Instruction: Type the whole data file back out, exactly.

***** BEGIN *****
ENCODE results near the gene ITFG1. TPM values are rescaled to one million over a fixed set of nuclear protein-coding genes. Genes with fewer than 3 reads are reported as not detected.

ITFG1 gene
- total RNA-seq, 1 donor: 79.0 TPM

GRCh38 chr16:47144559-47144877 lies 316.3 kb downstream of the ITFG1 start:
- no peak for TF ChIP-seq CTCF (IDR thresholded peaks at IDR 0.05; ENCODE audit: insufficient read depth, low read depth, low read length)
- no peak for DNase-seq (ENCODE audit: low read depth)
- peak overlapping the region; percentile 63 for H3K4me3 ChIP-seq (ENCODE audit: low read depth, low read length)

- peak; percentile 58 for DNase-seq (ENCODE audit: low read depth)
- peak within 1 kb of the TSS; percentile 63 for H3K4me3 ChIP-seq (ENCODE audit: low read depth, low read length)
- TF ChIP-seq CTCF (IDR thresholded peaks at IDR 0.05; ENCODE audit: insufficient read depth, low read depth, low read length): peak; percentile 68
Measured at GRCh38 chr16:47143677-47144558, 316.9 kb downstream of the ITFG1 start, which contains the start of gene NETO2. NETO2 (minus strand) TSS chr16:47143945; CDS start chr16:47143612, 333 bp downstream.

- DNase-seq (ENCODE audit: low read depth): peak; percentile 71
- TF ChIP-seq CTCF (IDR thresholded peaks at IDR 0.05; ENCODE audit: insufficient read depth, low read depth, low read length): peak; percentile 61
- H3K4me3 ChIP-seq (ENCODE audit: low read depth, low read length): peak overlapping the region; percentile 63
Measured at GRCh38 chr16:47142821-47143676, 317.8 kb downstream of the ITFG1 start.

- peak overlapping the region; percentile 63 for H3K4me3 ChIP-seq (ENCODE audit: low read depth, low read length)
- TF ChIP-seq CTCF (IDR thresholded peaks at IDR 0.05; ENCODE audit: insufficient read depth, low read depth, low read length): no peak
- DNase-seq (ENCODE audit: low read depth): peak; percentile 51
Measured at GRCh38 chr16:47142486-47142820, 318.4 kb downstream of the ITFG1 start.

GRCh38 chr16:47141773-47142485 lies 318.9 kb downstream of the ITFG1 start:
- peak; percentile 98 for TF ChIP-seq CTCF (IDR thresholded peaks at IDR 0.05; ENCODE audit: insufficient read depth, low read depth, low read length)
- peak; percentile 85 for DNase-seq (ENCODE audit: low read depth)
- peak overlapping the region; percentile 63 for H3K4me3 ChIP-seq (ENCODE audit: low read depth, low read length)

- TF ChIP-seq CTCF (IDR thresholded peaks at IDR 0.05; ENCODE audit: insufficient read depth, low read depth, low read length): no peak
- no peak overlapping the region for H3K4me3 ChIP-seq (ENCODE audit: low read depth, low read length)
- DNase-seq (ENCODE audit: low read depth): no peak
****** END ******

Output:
ENCODE results near the gene ITFG1. TPM values are rescaled to one million over a fixed set of nuclear protein-coding genes. Genes with fewer than 3 reads are reported as not detected.

ITFG1 gene
- total RNA-seq, 1 donor: 79.0 TPM

GRCh38 chr16:47144559-47144877 lies 316.3 kb downstream of the ITFG1 start:
- no peak for TF ChIP-seq CTCF (IDR thresholded peaks at IDR 0.05; ENCODE audit: insufficient read depth, low read depth, low read length)
- no peak for DNase-seq (ENCODE audit: low read depth)
- peak overlapping the region; percentile 63 for H3K4me3 ChIP-seq (ENCODE audit: low read depth, low read length)

- peak; percentile 58 for DNase-seq (ENCODE audit: low read depth)
- peak within 1 kb of the TSS; percentile 63 for H3K4me3 ChIP-seq (ENCODE audit: low read depth, low read length)
- TF ChIP-seq CTCF (IDR thresholded peaks at IDR 0.05; ENCODE audit: insufficient read depth, low read depth, low read length): peak; percentile 68
Measured at GRCh38 chr16:47143677-47144558, 316.9 kb downstream of the ITFG1 start, which contains the start of gene NETO2. NETO2 (minus strand) TSS chr16:47143945; CDS start chr16:47143612, 333 bp downstream.

- DNase-seq (ENCODE audit: low read depth): peak; percentile 71
- TF ChIP-seq CTCF (IDR thresholded peaks at IDR 0.05; ENCODE audit: insufficient read depth, low read depth, low read length): peak; percentile 61
- H3K4me3 ChIP-seq (ENCODE audit: low read depth, low read length): peak overlapping the region; percentile 63
Measured at GRCh38 chr16:47142821-47143676, 317.8 kb downstream of the ITFG1 start.

- peak overlapping the region; percentile 63 for H3K4me3 ChIP-seq (ENCODE audit: low read depth, low read length)
- TF ChIP-seq CTCF (IDR thresholded peaks at IDR 0.05; ENCODE audit: insufficient read depth, low read depth, low read length): no peak
- DNase-seq (ENCODE audit: low read depth): peak; percentile 51
Measured at GRCh38 chr16:47142486-47142820, 318.4 kb downstream of the ITFG1 start.

GRCh38 chr16:47141773-47142485 lies 318.9 kb downstream of the ITFG1 start:
- peak; percentile 98 for TF ChIP-seq CTCF (IDR thresholded peaks at IDR 0.05; ENCODE audit: insufficient read depth, low read depth, low read length)
- peak; percentile 85 for DNase-seq (ENCODE audit: low read depth)
- peak overlapping the region; percentile 63 for H3K4me3 ChIP-seq (ENCODE audit: low read depth, low read length)

- TF ChIP-seq CTCF (IDR thresholded peaks at IDR 0.05; ENCODE audit: insufficient read depth, low read depth, low read length): no peak
- no peak overlapping the region for H3K4me3 ChIP-seq (ENCODE audit: low read depth, low read length)
- DNase-seq (ENCODE audit: low read depth): no peak